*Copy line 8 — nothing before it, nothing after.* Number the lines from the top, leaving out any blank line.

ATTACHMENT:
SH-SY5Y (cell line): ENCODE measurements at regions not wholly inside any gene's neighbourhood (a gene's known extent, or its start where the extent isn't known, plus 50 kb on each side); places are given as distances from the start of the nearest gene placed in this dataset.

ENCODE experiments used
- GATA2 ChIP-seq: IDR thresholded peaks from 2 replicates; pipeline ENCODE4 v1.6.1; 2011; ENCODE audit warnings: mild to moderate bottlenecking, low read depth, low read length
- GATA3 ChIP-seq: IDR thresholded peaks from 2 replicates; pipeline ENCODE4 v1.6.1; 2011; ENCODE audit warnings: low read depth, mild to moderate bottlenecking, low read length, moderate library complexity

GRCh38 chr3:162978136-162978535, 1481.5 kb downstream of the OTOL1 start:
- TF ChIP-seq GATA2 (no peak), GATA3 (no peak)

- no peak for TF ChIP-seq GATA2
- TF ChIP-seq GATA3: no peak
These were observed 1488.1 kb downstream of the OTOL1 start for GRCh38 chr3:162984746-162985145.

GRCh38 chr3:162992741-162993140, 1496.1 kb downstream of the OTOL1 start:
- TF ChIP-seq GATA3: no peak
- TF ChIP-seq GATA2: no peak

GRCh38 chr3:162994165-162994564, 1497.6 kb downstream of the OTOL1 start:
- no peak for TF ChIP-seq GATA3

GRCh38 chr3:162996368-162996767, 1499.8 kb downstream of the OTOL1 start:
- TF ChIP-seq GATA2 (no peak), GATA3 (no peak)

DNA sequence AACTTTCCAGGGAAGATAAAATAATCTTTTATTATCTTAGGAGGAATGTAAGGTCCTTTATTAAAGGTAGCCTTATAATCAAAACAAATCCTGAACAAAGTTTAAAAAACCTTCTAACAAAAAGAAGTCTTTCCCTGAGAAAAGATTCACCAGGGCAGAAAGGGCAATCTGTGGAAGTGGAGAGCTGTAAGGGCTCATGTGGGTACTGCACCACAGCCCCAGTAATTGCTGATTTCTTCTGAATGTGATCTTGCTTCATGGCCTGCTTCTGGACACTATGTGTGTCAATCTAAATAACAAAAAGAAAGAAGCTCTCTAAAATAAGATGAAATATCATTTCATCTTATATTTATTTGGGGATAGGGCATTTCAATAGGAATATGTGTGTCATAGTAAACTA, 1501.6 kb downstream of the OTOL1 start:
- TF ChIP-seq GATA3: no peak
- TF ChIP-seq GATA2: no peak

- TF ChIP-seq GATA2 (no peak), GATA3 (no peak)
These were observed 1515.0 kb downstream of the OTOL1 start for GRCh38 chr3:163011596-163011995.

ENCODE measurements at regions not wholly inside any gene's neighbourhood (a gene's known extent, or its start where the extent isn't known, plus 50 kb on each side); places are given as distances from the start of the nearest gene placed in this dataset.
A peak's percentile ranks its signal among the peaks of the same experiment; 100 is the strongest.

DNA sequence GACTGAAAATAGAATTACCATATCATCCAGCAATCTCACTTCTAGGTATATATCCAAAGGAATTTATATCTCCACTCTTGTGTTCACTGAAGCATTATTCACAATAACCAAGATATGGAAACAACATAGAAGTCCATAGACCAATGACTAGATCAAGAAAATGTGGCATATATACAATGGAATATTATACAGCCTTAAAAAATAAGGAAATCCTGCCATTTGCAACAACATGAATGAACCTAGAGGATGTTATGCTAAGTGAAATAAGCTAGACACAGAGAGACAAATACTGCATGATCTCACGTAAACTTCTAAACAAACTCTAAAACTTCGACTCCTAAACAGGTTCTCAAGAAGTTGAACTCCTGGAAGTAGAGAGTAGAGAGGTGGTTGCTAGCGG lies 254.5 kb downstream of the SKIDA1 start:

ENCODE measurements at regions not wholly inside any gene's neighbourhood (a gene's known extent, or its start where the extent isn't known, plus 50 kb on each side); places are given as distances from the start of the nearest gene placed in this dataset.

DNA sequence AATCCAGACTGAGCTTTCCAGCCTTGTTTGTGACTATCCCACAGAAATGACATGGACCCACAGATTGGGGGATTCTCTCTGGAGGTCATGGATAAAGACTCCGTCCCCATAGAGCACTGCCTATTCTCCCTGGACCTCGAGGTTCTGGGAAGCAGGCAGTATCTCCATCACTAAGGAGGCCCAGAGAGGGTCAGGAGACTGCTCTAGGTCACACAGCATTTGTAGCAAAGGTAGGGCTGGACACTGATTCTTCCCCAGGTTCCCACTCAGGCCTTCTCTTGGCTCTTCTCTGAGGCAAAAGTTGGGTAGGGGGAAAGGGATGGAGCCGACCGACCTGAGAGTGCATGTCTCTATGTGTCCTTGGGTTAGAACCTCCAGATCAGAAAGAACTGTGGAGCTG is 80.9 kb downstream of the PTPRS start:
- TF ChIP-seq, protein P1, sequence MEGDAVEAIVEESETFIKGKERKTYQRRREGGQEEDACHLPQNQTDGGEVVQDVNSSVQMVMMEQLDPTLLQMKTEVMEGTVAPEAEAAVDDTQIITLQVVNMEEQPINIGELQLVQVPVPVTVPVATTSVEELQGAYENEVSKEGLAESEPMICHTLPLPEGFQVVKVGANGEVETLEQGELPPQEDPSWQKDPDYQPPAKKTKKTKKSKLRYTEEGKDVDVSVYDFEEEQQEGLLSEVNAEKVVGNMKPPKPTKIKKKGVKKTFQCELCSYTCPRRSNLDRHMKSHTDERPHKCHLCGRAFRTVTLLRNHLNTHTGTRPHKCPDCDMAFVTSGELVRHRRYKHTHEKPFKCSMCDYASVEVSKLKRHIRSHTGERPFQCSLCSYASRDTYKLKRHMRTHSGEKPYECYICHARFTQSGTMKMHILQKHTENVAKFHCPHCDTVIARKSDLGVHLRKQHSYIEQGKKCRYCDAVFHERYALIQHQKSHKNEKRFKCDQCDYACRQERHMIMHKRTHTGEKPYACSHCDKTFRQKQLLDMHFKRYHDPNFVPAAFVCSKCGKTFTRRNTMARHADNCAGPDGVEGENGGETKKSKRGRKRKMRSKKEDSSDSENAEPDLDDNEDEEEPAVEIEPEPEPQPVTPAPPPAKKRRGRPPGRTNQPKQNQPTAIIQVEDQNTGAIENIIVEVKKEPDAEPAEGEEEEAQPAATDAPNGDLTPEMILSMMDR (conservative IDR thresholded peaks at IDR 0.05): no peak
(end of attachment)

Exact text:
- TF ChIP-seq GATA3: no peak